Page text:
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Review
. 2014 Aug 1;6(8):a016972.
doi: 10.1101/cshperspect.a016972.

Endocytosis of Viruses and Bacteria

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Free PMC article
Review

Endocytosis of Viruses and Bacteria

Pascale Cossart et al. Cold Spring Harb Perspect Biol. .
Free PMC article

Abstract

Of the many pathogens that infect humans and animals, a large number use cells of the host organism as protected sites for replication. To reach the relevant intracellular compartments, they take advantage of the endocytosis machinery and exploit the network of endocytic organelles for penetration into the cytosol or as sites of replication. In this review, we discuss the endocytic entry processes used by viruses and bacteria and compare the strategies used by these dissimilar classes of pathogens.

Figures

Figure 1.
Figure 1.
Viruses in the endocytic network. After binding to cell-surface receptors, viruses are internalized through a variety of endocytic processes including macropinocytosis, clathrin-mediated endocytosis, caveolae, and clathrin- and caveolin-independent mechanisms. Some of the viruses that use these mechanisms of endocytosis are listed. The primary endocytic vesicles and vacuoles formed ferry incoming virus particles into the endocytic network, where they undergo sorting and eventually penetration into the cytosol from different locations within the vacuolar network. Five different locations are indicated by the numbered gray arrows. Pathways followed by influenza A virus, SV40, Uukuniemi virus, and vaccinia virus are shown. Of these, SV40 is transported to the endoplasmic reticulum for uncoating and penetration, whereas influenza A and vaccinia virus undergo acid-activated membrane fusion in maturing and late endosomes and macropinosomes, respectively. The location and timing of escape are often determined by the pH threshold for penetration of the virus particles as indicated. LCMV, lymphocytic choriomeningitis virus.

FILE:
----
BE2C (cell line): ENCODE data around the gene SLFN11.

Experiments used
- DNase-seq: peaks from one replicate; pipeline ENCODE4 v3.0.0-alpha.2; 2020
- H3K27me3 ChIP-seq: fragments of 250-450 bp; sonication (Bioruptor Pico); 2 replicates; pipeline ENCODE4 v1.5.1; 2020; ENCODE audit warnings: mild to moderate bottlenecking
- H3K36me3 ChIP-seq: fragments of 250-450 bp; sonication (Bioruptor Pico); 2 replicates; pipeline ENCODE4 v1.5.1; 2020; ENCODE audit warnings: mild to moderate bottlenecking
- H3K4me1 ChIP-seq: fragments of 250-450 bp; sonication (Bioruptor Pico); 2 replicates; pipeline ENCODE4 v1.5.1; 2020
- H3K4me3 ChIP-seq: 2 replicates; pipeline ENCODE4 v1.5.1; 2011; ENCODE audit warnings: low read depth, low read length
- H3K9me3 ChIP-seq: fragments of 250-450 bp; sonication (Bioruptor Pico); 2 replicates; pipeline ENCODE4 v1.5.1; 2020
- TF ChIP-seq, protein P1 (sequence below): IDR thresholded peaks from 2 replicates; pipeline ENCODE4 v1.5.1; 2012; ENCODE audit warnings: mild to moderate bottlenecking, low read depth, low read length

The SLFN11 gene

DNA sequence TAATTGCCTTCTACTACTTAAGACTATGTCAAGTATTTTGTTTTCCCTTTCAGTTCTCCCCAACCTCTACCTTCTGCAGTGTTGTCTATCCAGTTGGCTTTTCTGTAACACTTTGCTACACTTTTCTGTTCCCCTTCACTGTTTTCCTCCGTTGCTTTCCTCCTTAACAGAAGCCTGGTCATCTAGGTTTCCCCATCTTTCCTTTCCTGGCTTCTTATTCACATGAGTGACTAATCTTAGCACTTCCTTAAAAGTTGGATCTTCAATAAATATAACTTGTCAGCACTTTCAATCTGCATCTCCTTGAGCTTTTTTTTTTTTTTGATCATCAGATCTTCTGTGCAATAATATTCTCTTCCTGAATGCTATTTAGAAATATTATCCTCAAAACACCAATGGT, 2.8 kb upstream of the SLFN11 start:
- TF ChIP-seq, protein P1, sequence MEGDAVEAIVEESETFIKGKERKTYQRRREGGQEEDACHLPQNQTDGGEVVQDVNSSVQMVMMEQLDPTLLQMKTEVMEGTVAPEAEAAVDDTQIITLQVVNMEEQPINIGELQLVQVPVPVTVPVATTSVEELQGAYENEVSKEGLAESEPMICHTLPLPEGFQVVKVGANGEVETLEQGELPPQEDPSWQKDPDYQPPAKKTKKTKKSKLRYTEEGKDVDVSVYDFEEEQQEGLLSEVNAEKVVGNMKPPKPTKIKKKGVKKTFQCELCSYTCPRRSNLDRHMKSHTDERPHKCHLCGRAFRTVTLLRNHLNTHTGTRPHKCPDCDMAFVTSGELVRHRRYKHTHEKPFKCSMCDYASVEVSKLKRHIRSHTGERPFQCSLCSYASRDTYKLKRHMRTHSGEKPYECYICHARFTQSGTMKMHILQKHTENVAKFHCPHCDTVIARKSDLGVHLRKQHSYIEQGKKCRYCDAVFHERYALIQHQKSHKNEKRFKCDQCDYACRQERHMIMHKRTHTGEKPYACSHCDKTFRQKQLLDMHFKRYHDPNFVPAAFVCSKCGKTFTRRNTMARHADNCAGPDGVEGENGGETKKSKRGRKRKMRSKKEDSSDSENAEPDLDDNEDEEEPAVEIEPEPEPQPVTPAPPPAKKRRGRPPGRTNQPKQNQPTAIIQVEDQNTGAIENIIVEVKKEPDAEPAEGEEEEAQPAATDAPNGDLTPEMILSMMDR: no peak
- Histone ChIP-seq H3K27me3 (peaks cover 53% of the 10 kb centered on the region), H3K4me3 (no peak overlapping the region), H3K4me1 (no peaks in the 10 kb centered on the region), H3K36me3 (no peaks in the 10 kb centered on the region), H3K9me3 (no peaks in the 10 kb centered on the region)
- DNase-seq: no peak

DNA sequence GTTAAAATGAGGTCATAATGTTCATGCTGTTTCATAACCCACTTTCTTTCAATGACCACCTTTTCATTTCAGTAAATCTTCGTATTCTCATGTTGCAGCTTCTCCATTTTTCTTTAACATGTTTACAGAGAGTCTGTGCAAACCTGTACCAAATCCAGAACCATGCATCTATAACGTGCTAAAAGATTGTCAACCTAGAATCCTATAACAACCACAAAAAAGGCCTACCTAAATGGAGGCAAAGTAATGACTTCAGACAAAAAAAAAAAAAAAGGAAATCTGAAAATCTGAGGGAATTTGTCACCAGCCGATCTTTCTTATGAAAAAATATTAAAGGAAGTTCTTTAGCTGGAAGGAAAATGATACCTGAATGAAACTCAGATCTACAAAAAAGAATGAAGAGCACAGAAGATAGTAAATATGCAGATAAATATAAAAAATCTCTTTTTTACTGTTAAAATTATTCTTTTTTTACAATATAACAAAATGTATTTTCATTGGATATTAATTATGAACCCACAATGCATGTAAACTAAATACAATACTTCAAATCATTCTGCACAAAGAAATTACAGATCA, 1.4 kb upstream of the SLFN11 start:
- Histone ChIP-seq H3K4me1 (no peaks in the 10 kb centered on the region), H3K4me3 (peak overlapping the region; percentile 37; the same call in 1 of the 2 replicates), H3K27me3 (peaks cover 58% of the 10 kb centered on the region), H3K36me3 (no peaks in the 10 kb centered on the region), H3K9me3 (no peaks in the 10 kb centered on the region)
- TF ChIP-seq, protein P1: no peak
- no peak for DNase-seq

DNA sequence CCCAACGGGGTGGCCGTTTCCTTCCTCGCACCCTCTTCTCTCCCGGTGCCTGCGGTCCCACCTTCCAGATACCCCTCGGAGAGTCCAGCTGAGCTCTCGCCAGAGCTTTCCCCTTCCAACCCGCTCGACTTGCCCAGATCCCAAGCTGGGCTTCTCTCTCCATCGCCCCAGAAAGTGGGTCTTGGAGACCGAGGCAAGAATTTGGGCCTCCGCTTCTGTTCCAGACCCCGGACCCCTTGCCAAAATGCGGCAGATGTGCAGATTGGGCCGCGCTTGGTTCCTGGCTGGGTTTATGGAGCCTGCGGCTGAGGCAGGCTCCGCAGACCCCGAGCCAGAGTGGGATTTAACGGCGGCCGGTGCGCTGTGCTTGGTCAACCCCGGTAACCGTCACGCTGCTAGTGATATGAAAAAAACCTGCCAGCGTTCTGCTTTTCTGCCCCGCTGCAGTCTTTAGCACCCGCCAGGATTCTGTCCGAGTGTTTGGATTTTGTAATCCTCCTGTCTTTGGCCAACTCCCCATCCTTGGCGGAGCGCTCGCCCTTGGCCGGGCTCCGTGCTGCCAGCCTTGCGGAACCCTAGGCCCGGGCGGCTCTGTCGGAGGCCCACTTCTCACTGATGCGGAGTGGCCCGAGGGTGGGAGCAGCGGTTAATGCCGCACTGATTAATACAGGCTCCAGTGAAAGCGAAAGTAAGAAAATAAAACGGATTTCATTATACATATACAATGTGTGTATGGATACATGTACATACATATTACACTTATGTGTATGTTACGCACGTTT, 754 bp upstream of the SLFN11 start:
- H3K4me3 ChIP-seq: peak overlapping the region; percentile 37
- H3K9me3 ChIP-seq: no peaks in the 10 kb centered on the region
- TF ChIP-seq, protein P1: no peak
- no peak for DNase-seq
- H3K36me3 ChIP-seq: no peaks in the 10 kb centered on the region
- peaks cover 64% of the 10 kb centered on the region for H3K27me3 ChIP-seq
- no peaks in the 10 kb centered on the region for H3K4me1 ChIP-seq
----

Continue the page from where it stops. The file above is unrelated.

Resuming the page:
Figure 2.
Figure 2.
Pathways of endocytic entry by invasive bacteria. Schematic representation of bacterial endocytosis mechanisms and intravacuolar or intracytosolic lifestyles. In epithelial cells, Listeria enters via two internalins; it then resides transiently in a vacuole that is lysed allowing intracytosolic replication and actin-based motility. The obligate intracellular bacterium Chlamydia trachomatis resides in a vacuole that intercepts the pathway involved in the transport of shingomyelin from the Golgi apparatus to the plasma membrane. Shigella is first taken up by filopodia present on the surface of epithelial cells. The type 3SS then injects effectors that trigger entry, formation of the vacuole, and escape from this compartment, leading to intracytosolic replication and actin-based motility. Salmonella appears to enter after a “near-surface swimming” mechanism. The T3SS-1 (or SPI-1) triggers entry and formation of the replicative vacuole, which acquires markers of endosomes and lysosomes owing to the secretion of effectors of the T3SS-2 (or SPI-2). In some circumstances, Salmonella can reach the cytosol and rapidly replicate therein. The Brucella replicative vacuole is derived from the endocytic vacuole and matures in an ER-derived vacuole. Coxiella burnetii is the only bacterium that has evolved to survive and replicate in a lysosome-derived vacuole. Bartonella henselae can enter into endothelial cells as a single bacterium or as a group, leading to the formation of an invasome. In macrophages, Legionella and Mycobacterium tuberculosis reside in a vacuole. The Legionella vacuole acquires markers of the ER. It is not the case for M. tuberculosis, which blocks the maturation of the internalization vacuole.